16 minutes after takeoff, flight attendants came around with preorders. Fourteen minutes later, they came back around, offering drinks and Biscoff cookies. I won’t detail what I thought about the sandwich I ordered here – you can visit my dedicated post for it here. I will say, though, that I didn’t care for the charcuterie board catered in Seattle. Strange, I know.
Crews came back around again at 4:04 pm with our second service – over two hours before our scheduled arrival time. This service was strictly for drinks. 34 minutes later, they distributed Ag forms and began collecting them several minutes later.
Alaska Air 103 Arrival
At 5:56 pm PT – 5 hours and 11 minutes after takeoff – we began our initial descent. As we drifted down, the eastern end of the main Hawaiian Islands came into view. Below is the west coast of Molokai
As we began our final descent, we made our way over the east coast of Oahu, over East Honolulu, then back out to sea to loop back around over Kapolei/Ko Olina.
As we made our way back to the Daniel K. Inouye International Airport, we passed over the second city of Kapolei and the Hawaiian Railway Society’s railyard in Ewa.
Then we made our way over Pearl Harbor and Hickam Air Force Base before finally touching down at 6:23 pm PT/3:23 pm HST – 5 hours and 38 minutes after taking off in Seattle.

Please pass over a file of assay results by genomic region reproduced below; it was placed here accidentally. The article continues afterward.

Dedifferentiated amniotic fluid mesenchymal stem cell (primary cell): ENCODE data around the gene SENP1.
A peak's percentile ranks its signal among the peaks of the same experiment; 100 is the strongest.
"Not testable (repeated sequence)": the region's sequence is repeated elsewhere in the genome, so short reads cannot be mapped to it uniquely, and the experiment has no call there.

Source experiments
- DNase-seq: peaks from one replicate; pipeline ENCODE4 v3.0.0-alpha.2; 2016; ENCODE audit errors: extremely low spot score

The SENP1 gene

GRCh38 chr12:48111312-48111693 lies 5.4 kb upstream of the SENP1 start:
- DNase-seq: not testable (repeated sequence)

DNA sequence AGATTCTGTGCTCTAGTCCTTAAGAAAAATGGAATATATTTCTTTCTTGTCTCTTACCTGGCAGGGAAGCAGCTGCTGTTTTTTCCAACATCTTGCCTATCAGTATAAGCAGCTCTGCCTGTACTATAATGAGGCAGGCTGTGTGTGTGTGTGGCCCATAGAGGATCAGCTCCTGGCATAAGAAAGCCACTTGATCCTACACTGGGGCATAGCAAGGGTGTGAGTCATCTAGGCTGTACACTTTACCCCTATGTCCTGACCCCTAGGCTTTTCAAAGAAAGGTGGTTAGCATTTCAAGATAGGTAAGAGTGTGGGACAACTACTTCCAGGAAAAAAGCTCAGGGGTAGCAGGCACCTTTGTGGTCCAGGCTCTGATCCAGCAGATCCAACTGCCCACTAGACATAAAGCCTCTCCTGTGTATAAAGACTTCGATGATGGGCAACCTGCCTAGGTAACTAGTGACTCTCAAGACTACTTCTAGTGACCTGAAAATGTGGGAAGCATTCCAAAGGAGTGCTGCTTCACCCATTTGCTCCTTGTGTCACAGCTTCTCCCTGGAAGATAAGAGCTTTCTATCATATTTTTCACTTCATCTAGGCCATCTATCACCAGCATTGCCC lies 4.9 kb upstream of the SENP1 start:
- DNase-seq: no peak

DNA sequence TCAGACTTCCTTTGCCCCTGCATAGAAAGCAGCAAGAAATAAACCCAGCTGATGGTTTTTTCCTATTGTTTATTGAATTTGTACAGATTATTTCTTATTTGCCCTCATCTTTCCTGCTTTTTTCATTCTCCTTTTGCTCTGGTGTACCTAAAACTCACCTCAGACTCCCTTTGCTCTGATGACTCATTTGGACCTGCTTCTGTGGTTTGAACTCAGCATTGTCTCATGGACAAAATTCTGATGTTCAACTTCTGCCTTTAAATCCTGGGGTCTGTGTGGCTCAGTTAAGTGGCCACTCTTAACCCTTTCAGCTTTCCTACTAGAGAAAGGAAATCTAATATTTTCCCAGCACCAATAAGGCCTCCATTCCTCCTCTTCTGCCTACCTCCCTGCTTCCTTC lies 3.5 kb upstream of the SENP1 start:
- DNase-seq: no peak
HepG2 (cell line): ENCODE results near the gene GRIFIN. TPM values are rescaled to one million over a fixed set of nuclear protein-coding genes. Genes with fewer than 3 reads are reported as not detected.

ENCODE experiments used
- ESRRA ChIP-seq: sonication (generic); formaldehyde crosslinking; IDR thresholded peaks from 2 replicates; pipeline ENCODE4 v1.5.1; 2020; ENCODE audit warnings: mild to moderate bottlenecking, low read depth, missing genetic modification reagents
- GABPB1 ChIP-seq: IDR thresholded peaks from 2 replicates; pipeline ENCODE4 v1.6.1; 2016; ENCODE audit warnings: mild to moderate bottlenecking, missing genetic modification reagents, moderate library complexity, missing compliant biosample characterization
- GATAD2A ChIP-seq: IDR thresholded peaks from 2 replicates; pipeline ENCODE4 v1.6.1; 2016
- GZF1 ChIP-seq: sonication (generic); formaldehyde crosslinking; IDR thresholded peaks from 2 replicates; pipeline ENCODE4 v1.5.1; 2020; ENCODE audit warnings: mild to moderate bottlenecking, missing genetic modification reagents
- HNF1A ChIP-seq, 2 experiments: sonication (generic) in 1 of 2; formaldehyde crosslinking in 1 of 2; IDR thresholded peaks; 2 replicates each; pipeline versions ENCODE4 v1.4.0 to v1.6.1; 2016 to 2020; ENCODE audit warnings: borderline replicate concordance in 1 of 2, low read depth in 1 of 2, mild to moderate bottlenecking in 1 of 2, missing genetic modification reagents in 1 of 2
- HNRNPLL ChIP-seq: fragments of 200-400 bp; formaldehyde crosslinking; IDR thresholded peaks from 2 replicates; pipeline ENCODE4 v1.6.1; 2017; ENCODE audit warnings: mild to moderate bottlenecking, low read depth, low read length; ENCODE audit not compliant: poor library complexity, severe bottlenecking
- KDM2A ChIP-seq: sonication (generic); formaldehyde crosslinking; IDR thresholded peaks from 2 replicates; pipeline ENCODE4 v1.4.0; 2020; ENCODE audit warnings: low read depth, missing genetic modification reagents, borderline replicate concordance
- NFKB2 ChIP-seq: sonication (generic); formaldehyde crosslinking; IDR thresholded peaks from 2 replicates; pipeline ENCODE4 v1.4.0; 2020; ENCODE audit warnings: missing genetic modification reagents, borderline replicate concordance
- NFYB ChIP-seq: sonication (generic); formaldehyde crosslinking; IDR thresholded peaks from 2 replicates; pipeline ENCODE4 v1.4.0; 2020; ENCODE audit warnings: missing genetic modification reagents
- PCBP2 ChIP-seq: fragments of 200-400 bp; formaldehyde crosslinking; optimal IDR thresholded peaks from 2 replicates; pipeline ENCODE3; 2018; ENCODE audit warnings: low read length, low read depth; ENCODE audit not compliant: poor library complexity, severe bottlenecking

After a seven-minute taxi, we pulled into our gate at 3:27 pm – almost an hour behind our original arrival time, even though we departed two hours late. That just goes to show how ridiculous schedule padding has gotten! At any rate, two minutes later, the cabin door was opened, and we began filing out.
Bags started coming down the conveyor belts 10 minutes after the cabin door opened, and we retrieved both our bags and our two boxes about two minutes later.
My Alaska Air 103 experience was one of the most convoluted I’ve ever had and one of the first times I’ve had a significant delay with Alaska. Yet, I also realize that it wasn’t bad at all – especially considering much worse many other travelers were over last summer. I mean, we even got our bags and boxes within the 20-minute timeframe, so I can’t complain much. All I’ll say is that I LOATHE D gates at SEA.